I’m still waiting for three final pieces of KFC contrast fabric to arrive in order to start sewing on this quilt, but I’ve cut everything that I already have. So now we wait.
These pieces are the geese wedges, the rectangles for around the block, and the cornerstones for the blocks.
Here’s all the background pieces for the geese. I need 320 individual pieces to make a quilt that is around 60×80 — 40 goose panels for 20 blocks total.
I did a lot of math to determine how many pieces I needed of each fabric and shape and how many I wanted to get out of each piece of fabric. Most of the pieces were half yards, but a few were third yards. The third yards were a little skimpy for the pieces I needed. Luckily, I’ve been able to make up the needed pieces with the larger cuts. The stuff on order is all half yards.
The piecing paper I was waiting for actually arrived yesterday so I got all my geese templates printed and ready to go last night.
I took some time today to make a test block to make sure that my calculations on the paper pieced block were correct. I wanted to actually make a block with that paper pieced goose section and the other block pieces. And I’m really happy that it worked perfectly!
This block is big! I think it’s 16 inches square. This quilt will go together quickly. (that big aqua block will be another goose section — I just didn’t want to piece another goose section for the test block.)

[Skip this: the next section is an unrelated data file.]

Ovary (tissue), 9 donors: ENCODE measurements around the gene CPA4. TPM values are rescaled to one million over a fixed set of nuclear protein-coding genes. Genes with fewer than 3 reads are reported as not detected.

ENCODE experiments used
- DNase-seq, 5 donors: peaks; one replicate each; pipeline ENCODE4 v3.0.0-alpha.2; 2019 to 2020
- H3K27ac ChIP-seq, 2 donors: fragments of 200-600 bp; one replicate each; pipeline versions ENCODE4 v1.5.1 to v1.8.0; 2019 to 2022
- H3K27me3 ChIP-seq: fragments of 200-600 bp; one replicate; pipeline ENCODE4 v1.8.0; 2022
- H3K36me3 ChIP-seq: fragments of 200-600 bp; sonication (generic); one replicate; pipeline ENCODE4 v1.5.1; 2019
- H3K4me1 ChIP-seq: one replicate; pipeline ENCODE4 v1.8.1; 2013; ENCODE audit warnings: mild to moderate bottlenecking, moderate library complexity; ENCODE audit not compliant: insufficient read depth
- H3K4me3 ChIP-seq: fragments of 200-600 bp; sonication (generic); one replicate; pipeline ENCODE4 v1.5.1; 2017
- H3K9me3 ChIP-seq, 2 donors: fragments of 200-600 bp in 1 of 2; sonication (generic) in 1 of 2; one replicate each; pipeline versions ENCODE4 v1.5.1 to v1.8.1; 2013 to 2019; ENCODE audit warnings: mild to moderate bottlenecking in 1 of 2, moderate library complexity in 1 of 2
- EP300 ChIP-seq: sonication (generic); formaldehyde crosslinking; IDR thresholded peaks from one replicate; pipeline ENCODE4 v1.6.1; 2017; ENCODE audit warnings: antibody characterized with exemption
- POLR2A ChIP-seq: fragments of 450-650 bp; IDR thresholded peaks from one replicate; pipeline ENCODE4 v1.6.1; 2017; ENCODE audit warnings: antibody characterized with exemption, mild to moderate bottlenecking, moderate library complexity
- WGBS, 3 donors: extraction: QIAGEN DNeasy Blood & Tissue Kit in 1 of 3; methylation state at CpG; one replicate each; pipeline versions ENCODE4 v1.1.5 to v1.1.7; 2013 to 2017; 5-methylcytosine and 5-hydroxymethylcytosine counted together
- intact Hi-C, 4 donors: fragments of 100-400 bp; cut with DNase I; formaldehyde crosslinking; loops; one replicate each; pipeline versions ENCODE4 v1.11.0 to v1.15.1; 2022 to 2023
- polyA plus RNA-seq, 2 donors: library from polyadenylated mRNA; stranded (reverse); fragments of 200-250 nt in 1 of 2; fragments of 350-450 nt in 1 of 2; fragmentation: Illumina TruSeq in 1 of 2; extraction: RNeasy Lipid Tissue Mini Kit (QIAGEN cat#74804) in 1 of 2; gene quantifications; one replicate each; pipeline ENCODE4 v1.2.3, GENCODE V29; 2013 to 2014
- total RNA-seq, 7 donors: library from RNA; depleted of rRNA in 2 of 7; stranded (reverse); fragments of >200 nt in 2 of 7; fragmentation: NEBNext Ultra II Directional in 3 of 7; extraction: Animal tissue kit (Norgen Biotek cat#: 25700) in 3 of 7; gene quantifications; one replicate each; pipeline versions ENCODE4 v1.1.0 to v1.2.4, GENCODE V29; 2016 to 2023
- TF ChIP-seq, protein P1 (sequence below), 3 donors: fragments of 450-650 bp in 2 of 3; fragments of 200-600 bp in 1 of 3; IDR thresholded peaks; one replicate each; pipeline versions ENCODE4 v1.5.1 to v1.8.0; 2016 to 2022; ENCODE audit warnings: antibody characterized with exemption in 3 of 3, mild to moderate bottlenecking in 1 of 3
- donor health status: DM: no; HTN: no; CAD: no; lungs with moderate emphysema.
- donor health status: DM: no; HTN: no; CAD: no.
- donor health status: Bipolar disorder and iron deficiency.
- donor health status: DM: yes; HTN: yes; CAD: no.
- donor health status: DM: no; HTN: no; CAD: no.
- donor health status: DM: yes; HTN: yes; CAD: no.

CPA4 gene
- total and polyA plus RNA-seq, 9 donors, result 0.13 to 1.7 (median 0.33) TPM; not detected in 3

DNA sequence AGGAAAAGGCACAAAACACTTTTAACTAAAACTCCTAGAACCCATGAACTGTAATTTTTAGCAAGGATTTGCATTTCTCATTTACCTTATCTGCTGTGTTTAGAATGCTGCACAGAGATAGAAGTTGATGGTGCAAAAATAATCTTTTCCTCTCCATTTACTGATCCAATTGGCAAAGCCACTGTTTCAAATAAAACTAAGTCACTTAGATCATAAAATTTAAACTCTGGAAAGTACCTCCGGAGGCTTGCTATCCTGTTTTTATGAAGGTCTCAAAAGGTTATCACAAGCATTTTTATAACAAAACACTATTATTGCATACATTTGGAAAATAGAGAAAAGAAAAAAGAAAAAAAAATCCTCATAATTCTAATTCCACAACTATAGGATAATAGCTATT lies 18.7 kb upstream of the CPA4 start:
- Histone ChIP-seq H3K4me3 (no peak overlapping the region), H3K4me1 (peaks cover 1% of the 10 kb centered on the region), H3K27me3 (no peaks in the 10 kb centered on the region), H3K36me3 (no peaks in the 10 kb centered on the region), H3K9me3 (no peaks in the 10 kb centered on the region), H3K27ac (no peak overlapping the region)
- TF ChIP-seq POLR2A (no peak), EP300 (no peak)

I also wanted to determine the sizes for the goose and background pieces so making this block was really important. I had underestimated the size needed for the background pieces.
You can see in that photo that i didn’t leave myself a full 1/4 inch seam allowance. The background pieces were actually big enough, but I didn’t allow myself any room for error. I would have needed to place them very precisely each time, which is unlikely to happen. So I increased the size of the background pieces.
Yesterday after Rico’s sheep herding lesson, I dug in and finished the border on my moss garden quilt. It’s such a chore to manipulate all that mass of fabric to put on a border. It took several hours to get it all assembled and I’m really glad it’s done. I’m pretty happy with how it turned out.
I just LOVE that strata for the smaller inner border. There are so many amazing colors in that simple design. It’s so brilliant!
I was going to take a photo of it outdoors this evening, but we got back from our walk so late that it was too dark. It was really hot today so we started our walk later than normal.
The sky was so gorgeous tonight!
4 Replies to “Cutting and Calculating Flying Geese”
I have easily messed up with paper piecing but may try with flying geese like yours, so pretty! Yes, the red strata is awesome, 🙂
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The thing I like most about doing the geese with a template is that my points are always perfect. I have a hard time achieving that with traditional piecing.
I really enjoy all your posts. You inspire me! Thanks!
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Awww. Thanks! I started this blog as a way for me to keep track of things I make and my processes. It’s really fun to have others enjoying my work! Thanks for your comment.